We know that Android Wear, like most smartwatch ecosystems, will rely heavily on a smartphone for a great deal of its functionality. Given that they’re designed, in essence, to supplement our handsets, this isn’t too much of a surprise, but with some standalone Android Wear apps having just cropped up on Google Play, it’s clear that the likes of the Moto 360, and LG’s G Watch will have minds of their own, too. The first batch of Android Wear apps untethered by any post-installation smartphone interaction have begun appearing on the Play Store, and although, naturally, we’re talking bare basics in terms of functionality, it sets a very encouraging precedent.
Given that Android Wear is still a work in progress, it’s unlikely that any of its third-party services will run with any kind of fluidity just yet, and this is very much true of this first wrung of standalone apps for the smartwatch OS.
As well apps that run on smartphone and send notifications to Android Wear devices, there are also apps that will run on both handset and smartwatch, but even though these wrist-worn marvels have been portrayed as feeble servants of our much-treasured handhelds, Google has also made it possible for Android Wear to run apps all on its own.
This may be something of a double-edged sword, though. Due to the limited space in terms of display real estate and internal hardware, developers are extremely limited with regards to what they can achieve on these wearables, as one dev has already discovered upon creating and submitting a couple of minor utilities to the Play Store.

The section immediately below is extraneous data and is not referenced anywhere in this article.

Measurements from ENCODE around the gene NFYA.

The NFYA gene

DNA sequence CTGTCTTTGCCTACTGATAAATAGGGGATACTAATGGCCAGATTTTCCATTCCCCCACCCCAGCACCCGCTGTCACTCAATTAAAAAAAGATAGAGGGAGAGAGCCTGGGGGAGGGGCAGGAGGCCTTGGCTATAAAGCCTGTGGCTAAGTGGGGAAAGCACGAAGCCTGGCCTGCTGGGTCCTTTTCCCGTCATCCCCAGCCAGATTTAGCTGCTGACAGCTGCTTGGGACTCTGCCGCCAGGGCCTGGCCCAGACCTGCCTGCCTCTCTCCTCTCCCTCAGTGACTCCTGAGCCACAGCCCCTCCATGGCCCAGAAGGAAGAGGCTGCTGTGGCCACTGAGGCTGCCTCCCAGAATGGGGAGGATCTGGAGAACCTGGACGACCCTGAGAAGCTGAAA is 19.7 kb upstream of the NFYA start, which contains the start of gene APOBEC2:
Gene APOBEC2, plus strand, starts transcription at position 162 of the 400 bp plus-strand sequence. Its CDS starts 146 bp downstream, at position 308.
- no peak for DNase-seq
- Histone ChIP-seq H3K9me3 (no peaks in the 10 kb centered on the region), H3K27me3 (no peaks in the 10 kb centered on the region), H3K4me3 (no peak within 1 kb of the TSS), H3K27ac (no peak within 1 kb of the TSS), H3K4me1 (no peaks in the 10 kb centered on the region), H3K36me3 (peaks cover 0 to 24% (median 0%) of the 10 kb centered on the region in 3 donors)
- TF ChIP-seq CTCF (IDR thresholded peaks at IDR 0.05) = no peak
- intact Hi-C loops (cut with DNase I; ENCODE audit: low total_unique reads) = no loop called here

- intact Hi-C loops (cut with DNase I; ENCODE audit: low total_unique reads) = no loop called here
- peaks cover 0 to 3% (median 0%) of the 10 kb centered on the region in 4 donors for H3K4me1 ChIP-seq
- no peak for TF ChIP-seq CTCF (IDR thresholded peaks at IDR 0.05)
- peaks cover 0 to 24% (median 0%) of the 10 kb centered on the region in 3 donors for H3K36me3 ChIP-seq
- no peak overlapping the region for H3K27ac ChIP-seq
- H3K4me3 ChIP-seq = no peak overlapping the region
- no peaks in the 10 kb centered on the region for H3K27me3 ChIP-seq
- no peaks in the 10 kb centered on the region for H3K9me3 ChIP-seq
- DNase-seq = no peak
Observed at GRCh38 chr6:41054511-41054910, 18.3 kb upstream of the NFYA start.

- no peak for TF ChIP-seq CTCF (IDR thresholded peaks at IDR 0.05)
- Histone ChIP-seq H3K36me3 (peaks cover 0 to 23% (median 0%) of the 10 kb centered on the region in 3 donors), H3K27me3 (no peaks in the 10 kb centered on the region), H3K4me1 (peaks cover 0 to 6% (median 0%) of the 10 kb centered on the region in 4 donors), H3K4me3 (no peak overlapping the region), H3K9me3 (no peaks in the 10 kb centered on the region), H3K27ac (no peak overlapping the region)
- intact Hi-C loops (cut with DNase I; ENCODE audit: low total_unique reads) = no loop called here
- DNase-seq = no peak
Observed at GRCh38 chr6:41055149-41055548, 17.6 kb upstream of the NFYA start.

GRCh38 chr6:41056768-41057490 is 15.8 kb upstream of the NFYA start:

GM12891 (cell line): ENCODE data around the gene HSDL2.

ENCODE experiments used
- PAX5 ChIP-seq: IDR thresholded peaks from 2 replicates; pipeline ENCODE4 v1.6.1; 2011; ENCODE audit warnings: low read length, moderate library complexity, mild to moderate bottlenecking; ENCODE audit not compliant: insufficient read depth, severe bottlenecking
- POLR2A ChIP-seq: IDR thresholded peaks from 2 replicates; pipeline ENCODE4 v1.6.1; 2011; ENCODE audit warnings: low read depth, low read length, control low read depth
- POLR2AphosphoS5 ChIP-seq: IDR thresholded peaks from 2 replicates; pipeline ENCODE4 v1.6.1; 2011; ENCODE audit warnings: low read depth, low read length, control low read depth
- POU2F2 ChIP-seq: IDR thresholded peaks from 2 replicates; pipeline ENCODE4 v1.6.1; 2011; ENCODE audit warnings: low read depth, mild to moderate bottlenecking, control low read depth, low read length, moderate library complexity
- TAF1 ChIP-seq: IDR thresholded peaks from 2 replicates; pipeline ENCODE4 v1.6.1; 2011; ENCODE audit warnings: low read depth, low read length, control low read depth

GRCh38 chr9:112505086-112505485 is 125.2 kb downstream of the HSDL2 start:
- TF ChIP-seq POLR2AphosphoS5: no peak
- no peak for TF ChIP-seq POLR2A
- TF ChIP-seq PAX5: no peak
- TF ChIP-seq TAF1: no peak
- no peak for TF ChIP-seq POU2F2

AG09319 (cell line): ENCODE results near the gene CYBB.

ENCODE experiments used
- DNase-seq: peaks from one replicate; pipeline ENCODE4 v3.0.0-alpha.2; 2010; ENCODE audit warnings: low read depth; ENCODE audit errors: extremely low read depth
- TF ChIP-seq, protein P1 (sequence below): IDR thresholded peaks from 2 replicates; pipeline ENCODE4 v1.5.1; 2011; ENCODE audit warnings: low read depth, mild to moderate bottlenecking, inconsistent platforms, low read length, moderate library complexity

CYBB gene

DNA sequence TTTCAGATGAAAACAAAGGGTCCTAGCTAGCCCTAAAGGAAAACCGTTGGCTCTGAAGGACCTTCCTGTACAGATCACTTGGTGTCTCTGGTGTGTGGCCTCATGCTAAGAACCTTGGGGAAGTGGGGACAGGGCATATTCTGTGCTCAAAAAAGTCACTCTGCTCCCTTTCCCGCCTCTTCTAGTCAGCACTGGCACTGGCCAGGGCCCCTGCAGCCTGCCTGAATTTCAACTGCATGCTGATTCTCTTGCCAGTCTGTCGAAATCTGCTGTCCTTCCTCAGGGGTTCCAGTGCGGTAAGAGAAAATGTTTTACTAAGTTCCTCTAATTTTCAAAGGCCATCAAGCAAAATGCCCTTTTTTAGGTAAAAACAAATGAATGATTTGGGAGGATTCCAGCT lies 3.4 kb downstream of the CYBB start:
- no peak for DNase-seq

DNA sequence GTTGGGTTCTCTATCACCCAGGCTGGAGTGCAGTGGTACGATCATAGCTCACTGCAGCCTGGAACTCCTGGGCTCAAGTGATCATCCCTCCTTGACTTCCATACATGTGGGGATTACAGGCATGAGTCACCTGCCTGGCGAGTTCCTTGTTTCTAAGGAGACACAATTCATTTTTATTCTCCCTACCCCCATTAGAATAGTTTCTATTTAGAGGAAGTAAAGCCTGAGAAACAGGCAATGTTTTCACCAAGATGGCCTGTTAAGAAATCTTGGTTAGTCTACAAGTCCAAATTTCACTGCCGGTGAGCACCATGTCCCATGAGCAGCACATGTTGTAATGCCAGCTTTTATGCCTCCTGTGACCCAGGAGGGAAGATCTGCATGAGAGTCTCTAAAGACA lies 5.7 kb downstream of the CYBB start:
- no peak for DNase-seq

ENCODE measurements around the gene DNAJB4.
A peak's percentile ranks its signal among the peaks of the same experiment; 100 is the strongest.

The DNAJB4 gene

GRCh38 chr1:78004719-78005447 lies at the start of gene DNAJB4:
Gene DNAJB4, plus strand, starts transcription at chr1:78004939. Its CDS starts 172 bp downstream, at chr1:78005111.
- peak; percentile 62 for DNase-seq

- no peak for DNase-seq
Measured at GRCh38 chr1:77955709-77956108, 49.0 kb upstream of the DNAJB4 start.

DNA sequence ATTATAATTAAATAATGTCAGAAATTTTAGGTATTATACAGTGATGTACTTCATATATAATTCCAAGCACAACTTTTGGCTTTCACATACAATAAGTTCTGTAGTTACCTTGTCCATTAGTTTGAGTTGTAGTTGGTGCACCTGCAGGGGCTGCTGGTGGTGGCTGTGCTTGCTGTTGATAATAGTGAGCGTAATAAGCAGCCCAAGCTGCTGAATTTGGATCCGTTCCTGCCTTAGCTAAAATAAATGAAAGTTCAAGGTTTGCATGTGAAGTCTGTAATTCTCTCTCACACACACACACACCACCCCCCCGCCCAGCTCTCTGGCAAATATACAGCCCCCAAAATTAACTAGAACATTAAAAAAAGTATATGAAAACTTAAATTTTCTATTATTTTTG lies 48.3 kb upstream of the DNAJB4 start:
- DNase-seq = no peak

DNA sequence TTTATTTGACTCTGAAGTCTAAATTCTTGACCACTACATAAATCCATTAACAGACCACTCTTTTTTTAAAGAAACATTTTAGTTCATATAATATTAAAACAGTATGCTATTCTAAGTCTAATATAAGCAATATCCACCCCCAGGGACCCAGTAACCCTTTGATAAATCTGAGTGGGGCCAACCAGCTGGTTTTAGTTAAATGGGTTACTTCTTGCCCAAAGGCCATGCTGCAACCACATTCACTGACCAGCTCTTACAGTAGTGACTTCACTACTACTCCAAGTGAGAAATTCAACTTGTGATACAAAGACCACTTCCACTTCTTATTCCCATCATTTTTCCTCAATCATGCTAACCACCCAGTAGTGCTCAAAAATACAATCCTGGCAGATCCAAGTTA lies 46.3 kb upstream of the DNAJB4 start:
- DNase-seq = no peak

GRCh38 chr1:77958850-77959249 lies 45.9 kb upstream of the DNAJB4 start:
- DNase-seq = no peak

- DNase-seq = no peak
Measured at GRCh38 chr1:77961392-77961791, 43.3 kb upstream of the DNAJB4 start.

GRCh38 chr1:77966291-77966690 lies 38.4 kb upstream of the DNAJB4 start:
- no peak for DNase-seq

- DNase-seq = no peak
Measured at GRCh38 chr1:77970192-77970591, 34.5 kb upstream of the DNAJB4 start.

The first one, Wear Calc, is a very simple calculator app, and although it does function as it should, the tiny display and lack of feedback makes it incredibly difficult for any accurate calculations to be made. Additionally, when trying to launch it via Android Wear’s voice integration, it erroneously interprets the command as “Where Calc,” which makes the entire idea feel just a little untidy.
The developer, Marian Zorilla, also pushed out a Wear Compass app offering, as you’d imagine, a native compass feature, and although – as you’ll see from the Wear Calc demonstration clip below – the platform doesn’t play too nicely with standalone applications, hopefully the dedication of folks like Zorilla will ensure that this are of the Play Store still continues to thrive.
It’s also worth noting that the apps have been removed from the Play Store, with no reason being given. But it’s highly likely that they’ll make a comeback really soon.
You may also like to check out:
- How To Check If Your Smartphone Is Android Wear Ready
- Hands-On With Moto 360, LG G Watch, Samsung Gear Live Smartwatches [Videos]